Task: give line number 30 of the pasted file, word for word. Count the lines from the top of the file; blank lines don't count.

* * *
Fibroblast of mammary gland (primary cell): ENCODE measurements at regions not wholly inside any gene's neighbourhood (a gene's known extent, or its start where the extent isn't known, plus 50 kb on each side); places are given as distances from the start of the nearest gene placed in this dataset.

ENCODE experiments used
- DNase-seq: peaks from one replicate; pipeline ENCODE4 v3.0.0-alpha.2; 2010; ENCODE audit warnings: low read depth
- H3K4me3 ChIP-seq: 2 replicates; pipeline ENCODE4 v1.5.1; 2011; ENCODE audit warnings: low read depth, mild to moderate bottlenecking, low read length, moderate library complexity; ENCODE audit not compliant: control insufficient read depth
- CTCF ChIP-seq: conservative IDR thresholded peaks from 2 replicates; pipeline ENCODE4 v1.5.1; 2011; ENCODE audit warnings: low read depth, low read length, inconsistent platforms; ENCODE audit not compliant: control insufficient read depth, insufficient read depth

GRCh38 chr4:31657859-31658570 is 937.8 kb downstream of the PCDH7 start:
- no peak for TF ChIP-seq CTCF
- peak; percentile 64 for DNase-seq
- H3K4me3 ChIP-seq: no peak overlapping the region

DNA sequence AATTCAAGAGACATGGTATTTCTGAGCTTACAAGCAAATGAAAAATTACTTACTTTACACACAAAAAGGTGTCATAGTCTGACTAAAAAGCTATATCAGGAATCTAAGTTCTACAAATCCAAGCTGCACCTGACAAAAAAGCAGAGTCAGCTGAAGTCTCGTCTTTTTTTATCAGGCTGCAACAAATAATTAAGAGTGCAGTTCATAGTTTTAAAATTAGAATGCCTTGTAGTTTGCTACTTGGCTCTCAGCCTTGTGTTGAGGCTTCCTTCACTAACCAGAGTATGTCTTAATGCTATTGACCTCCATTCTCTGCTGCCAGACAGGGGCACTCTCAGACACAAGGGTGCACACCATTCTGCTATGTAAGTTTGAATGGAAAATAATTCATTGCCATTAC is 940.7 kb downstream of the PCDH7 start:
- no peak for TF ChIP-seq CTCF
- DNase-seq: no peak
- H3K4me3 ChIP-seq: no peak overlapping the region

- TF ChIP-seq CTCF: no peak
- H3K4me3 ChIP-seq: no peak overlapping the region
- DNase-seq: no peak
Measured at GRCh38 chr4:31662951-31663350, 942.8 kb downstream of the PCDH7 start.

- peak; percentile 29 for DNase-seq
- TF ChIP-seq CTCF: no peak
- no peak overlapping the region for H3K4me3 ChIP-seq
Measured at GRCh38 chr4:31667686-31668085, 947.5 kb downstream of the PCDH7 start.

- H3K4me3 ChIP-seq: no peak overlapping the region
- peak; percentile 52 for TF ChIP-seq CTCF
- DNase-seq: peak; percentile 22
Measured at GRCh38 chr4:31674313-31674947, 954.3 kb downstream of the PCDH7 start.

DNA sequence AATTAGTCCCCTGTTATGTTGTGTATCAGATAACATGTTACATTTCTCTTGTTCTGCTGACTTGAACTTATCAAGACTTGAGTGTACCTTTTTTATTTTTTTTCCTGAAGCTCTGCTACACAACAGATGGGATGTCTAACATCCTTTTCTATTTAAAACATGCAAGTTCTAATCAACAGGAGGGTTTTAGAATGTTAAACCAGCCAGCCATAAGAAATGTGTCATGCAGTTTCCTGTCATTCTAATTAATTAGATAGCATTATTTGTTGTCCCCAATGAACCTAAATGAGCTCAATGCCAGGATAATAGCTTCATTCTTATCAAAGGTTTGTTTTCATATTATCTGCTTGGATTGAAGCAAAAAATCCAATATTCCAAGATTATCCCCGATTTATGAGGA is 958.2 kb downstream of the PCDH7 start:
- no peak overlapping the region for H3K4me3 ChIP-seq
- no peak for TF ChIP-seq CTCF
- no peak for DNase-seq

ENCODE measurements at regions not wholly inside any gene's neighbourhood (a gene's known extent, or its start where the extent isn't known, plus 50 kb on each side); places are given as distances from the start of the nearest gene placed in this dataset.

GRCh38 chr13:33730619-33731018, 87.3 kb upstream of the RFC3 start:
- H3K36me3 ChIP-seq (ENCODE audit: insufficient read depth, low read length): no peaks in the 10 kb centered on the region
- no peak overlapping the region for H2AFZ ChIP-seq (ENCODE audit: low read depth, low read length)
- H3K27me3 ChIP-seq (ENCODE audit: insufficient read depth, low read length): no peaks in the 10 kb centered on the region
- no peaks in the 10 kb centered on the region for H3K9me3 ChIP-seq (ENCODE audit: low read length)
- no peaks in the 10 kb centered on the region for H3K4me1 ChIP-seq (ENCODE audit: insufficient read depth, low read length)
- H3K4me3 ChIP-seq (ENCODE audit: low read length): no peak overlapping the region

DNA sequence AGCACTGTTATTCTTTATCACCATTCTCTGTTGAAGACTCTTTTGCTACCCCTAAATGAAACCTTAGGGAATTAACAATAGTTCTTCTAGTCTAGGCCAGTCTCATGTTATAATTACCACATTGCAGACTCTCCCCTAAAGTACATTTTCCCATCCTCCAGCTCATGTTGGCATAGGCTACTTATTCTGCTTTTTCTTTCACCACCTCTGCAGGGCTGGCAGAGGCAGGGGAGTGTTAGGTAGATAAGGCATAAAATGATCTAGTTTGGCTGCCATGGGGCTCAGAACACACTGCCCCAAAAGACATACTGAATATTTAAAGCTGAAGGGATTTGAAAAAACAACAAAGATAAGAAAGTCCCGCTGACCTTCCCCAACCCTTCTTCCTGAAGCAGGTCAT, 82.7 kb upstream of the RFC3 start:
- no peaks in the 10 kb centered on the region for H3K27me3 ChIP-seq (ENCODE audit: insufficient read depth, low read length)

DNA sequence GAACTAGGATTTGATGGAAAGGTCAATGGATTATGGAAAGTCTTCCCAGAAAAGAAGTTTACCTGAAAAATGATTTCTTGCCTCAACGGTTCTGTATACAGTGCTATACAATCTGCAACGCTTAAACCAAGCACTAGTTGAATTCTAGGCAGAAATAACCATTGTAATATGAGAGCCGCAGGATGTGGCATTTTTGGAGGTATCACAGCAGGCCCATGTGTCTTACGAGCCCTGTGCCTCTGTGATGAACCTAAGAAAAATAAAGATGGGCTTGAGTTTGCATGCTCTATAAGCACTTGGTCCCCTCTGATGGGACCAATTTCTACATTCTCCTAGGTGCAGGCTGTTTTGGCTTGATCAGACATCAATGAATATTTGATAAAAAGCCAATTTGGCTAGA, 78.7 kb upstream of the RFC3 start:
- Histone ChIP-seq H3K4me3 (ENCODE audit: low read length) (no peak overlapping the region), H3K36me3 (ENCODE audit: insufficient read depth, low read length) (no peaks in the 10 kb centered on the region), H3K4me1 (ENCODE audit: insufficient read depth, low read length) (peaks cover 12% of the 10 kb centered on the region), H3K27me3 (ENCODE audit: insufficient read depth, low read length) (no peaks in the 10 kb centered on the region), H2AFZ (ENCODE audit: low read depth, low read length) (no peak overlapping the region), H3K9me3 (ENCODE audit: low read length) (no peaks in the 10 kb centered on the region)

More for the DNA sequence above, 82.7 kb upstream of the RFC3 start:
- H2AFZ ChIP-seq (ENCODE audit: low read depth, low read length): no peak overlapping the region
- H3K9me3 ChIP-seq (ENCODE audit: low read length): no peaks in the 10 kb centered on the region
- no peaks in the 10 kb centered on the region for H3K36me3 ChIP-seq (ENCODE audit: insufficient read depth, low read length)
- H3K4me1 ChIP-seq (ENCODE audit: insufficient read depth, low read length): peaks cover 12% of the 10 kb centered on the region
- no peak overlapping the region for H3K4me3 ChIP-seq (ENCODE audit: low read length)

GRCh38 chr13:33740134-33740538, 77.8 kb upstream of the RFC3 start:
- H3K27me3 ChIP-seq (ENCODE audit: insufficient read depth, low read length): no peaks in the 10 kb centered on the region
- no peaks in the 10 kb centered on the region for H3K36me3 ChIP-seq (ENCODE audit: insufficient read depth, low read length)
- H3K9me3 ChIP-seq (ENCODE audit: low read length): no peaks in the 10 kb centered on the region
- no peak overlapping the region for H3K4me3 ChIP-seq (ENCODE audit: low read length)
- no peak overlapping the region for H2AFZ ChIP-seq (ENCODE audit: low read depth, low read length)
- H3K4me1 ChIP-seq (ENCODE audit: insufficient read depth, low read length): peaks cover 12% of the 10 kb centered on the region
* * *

ENCODE measurements at regions not wholly inside any gene's neighbourhood (a gene's known extent, or its start where the extent isn't known, plus 50 kb on each side); places are given as distances from the start of the nearest gene placed in this dataset.